Before the workshop
Two small "assignments" you need to do ahead of time that will make our workshop more fruitful.
- Complete the participant survey (two short essay questions).
- Pre-workshop readings/viewings. Read or watch two of the following (your choice) and prepare a one paragraph summary of each, distilling their key points. Try and pick a long one and a short one? Or read several of them: each of these has useful ideas that you may find inspirational.
- Randy Olson: "From Aristotle to South Park: The ABT Framework as a New Tool for Science Communication" Video; 1 hour in duration
- Elizabeth Kolbert: "Why Facts Don't Change Our Minds New discoveries about the human mind show the limitations of reason" Article; 2900 words
- Marshall Shepherd: "9 Tips For Communicating Science To People Who Are Not Scientists" Forbes, Nov 2016. Article; 950 words
- Matthew Inman: "You're Not Going to believe what I'm about to tell you" (2017) Web comic on The Oatmeal, a few dozen panels.
- Tim Requarth: "Scientists, Stop Thinking Explaining Science Will Fix Things"Article; 1350 words
- Karin Kirk: "Changing minds on a changing climate" Article, 2500 words
- The Private Universe Project: Minds of Their Own: Photosynthesis. Video; 56 minutes
- Andrew David Thaler:" When I talk about Climate Change, I don't talk about science" Blog post on 'Southern Fried Science,' 1750 words
- Tyler Volk: "CO2 Rising: The World's Greatest Environmental Challenge" Book, 240 pages
- Jason Breslow: "Bob Inglis: Climate Change and the Republican Party"Interview with PBS 'Frontline,' 5200 words
- Dan Kahan: What is the 'Science of Science Communication'? Journal of Science Communication," 14(3), 1-10 (2015) Research paper, 10 pages
- Dan Kahan: "What can the science of science communication do for climate communicators?"Video; 40 minutes in duration
- Jacquelyn Gill: "The many scales of climate change, part 1: Tectonic timescales" Blog post on 'The Contemplative Mammoth,' 1400 words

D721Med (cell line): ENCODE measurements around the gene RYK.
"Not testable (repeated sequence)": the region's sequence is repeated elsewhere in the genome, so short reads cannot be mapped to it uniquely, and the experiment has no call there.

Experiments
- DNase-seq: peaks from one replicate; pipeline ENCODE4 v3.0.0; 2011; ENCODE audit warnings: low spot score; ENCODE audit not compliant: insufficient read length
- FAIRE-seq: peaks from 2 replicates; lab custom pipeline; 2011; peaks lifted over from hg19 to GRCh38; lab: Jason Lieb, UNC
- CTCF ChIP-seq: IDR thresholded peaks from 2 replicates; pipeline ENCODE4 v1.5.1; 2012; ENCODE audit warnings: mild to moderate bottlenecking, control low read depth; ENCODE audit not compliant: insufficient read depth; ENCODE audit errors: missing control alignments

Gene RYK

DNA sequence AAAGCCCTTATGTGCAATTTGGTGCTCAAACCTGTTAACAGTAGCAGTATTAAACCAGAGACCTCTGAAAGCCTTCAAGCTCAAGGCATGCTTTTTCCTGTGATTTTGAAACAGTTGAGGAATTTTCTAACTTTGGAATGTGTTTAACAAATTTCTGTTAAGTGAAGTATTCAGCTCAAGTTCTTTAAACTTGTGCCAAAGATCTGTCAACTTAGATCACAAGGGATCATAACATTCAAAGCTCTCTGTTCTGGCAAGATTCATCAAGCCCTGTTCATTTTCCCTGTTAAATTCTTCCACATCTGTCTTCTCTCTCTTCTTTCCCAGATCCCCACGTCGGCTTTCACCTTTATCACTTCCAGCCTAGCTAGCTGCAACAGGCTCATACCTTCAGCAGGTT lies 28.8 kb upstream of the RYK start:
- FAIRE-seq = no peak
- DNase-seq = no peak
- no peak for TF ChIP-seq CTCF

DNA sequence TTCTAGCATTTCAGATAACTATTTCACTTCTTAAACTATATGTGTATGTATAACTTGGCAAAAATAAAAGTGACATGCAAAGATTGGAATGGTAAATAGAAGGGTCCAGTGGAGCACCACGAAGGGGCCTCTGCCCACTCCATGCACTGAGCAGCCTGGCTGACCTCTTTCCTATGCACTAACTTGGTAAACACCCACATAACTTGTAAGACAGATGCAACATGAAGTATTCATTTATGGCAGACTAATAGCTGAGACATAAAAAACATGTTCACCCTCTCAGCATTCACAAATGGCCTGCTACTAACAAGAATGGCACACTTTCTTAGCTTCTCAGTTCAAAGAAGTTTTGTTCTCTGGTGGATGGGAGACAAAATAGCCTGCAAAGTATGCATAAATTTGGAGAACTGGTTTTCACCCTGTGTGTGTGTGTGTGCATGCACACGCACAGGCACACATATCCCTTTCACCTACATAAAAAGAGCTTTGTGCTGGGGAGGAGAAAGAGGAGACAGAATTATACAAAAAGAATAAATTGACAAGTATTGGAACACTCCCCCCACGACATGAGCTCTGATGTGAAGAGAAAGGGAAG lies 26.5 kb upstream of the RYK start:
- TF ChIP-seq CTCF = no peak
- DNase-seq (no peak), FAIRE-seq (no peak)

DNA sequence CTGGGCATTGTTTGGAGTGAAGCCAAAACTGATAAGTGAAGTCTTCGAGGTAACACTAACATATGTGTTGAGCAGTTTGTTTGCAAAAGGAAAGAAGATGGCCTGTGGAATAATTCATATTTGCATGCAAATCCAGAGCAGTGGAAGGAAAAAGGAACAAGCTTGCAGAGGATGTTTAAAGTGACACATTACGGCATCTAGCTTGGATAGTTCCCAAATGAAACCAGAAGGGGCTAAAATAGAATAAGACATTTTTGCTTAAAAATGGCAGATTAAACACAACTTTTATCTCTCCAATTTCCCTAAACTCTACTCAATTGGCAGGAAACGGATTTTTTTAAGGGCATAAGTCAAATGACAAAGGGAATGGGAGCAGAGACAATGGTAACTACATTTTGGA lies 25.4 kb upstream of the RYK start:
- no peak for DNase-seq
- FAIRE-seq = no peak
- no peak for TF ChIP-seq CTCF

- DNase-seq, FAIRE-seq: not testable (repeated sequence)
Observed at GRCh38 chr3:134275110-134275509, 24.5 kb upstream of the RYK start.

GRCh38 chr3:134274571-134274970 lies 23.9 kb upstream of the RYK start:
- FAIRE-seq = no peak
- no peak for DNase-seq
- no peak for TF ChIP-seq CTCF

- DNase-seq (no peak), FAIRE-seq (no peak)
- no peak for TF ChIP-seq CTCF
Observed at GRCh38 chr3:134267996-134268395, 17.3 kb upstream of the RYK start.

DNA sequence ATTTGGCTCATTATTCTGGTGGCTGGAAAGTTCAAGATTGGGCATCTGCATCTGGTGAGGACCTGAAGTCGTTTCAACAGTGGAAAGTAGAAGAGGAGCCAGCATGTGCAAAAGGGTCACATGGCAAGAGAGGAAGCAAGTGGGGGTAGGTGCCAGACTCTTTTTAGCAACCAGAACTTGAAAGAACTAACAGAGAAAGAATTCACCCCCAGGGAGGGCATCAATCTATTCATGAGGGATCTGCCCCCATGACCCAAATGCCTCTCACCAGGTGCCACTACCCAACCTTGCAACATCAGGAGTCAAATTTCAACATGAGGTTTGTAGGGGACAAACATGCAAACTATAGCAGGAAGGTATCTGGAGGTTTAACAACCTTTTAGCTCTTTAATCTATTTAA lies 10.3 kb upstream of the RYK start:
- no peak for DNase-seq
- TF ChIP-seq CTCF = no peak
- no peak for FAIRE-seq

- Matthew Nisbet and Chris Mooney: "Framing Science" (2007) Science magazine article, 2 pages
- Bo Bennett: "Logically Fallacious" Website; please review at least 20 fallacies
- John Cook, Dana Nuccitelli, Sarah Green, Mark Richardson, Bärbel Winkler, Rob Painting, Robert Way, Peter Jacobs, and Andrew Skuce: Quantifying the consensus on anthropogenic global warming in the scientific literature, Environmental Research Letters 8 (2013) Research paper, 7 pages
- Katherine Hayhoe: "Climate and Faith, Money and Politics" Video, 43 minutes
Who are you? Who am I? What are our motivations? What are our goals? What are the stakes?
Results of pre-workshop survey questions
Part 1: Motivated reasoning & cultural cognition
8:45 Think/Pair/Share:Why don't people agree about climate change?
9:00 Guided discussion on these topics:
Comparison with other geoscience fields (structure, petrology, hydrology)
Identity & cultural cognition
Dan Kahan's work
The Deficit Model
Shoot (for a good) Messenger
"What would it take to convince you otherwise?"
9:30 Think/Pair/Share: How can you apply the findings of this discussion to your teaching/outreach?
9:50 Bathroom + Coffee break
Part 2: Logical fallacies
10:00 Think/Pair/Share: How do people go about disagreeing about climate change?
10:15 Guided discussion. Topics:
Richard Feynman: "The first principle is that you must not fool yourself and you are the easiest person to fool. The rest is basic honesty."
Chinese proverb: "The beginning of wisdom is to call things by their proper names."
Identifying logical fallacies and responding to them.
Handout: Climate change fallacies handout (Acrobat (PDF) 67kB Jul19 17)
Putting facts in the appropriate context.
Is it always about logic? Climate change arguments on Skeptical Science
10:30 (With partners) Brainstorm, refine, and hone effective responses to common climate change denial arguments.
11:00 Overview of InTeGrate carbon module unit 1
11:15 Assign homework (!!!)
Don't worry; it's fun. And short.
11:20 Road Check Thursday
11:30 Adjourn for the day
8:30 Review of yesterday and feedback.
A first stab at a summary of conversational guidelines. Let's edit this together.
8:40 Review homework:
Part 3: Storytelling
8:55 Think/pair/share: What makes for a memorable or compelling story? What role should stories play in our discussion?
Guided discussion. Topics:
"ABT":And... But... Therefore...
Narrative examples w/ climate change (Volk & "Dave" the carbon atom)
A role for analogies?
A role for media?
9:50 Bathroom + Coffee break
10:00 Part 4: The Carbon Cycle
Overview of InTeGrate carbon module units 2, 3, and 6
Guiding principle: Carbon on Earth is a finite quantity, but it moves between different parts of the Earth system.
The Suess effect
10:15 Example activity demo: Carbon cycle game (Unit 2)
10:30 Building your own plan to apply relevant insights from this workshop to your own teaching
11:15 Workshop evaluation